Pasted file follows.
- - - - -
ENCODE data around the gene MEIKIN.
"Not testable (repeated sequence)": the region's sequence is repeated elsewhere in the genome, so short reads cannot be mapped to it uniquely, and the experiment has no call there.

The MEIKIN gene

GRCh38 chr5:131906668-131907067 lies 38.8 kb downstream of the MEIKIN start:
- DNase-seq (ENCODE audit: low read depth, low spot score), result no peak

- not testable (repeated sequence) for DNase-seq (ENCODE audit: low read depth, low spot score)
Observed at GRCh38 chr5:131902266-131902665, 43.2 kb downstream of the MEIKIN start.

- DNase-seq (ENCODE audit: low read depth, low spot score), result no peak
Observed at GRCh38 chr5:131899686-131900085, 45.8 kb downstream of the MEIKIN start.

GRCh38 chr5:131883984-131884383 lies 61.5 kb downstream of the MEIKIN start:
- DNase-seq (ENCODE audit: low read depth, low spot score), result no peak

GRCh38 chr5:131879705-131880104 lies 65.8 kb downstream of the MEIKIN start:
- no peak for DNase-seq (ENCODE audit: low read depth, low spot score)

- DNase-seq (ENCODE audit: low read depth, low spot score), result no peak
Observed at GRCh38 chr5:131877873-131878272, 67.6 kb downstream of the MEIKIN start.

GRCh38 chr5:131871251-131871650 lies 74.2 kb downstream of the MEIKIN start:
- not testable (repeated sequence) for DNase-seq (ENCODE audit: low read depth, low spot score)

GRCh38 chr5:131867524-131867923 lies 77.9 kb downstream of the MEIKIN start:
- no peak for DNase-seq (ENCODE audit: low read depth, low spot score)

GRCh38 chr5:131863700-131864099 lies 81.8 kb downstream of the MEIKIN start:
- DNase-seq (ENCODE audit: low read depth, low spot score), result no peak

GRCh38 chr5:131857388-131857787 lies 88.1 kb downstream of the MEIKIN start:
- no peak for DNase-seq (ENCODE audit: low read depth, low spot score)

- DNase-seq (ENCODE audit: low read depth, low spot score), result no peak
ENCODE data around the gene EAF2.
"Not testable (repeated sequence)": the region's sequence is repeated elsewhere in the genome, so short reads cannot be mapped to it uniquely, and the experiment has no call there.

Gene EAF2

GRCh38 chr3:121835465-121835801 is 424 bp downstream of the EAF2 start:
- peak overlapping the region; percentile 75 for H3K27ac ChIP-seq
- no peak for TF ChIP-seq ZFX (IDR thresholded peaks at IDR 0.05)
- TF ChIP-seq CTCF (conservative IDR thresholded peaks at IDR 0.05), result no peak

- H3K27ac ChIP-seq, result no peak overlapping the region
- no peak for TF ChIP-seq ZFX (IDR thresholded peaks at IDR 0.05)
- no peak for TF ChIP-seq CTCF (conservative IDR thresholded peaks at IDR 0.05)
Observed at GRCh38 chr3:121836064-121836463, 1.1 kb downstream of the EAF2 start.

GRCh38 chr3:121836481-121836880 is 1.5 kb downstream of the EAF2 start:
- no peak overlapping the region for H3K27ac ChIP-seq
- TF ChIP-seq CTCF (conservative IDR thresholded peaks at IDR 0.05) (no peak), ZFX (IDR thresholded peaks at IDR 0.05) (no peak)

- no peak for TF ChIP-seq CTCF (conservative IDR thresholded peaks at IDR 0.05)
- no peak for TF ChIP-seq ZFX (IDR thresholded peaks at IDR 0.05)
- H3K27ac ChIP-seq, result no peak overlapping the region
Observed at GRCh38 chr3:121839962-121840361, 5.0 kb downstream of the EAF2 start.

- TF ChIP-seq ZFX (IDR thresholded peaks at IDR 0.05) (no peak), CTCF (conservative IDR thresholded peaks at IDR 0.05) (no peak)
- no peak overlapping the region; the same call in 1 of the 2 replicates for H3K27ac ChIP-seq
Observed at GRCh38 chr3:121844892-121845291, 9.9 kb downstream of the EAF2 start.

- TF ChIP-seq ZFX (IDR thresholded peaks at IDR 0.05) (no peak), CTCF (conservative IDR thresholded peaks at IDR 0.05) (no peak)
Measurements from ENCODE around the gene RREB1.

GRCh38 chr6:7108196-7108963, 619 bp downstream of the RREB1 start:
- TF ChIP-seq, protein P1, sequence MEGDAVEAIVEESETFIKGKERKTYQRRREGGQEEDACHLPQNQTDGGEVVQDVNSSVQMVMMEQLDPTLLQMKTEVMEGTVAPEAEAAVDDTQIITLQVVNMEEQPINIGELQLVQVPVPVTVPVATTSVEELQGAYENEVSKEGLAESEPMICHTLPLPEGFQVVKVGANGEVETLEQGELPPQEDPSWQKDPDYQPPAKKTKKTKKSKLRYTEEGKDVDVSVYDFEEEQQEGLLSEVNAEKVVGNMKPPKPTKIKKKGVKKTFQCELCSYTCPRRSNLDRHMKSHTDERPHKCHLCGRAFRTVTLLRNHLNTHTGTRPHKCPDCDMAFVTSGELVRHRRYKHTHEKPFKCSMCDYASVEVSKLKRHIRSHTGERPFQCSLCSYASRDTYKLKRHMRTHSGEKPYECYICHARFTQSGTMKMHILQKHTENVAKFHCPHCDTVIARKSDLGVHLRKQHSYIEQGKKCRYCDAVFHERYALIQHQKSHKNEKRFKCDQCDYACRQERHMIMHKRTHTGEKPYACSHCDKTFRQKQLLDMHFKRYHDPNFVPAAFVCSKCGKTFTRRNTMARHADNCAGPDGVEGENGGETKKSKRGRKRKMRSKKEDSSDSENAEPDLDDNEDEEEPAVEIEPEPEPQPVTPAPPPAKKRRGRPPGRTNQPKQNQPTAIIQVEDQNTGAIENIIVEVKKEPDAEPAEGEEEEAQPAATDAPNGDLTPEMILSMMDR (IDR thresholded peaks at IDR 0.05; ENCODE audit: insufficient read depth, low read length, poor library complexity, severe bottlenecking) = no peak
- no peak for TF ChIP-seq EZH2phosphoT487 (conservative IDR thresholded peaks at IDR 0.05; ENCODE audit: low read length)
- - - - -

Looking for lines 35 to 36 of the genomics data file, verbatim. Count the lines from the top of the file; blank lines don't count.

Observed at GRCh38 chr3:121836064-121836463, 1.1 kb downstream of the EAF2 start.

GRCh38 chr3:121836481-121836880 is 1.5 kb downstream of the EAF2 start: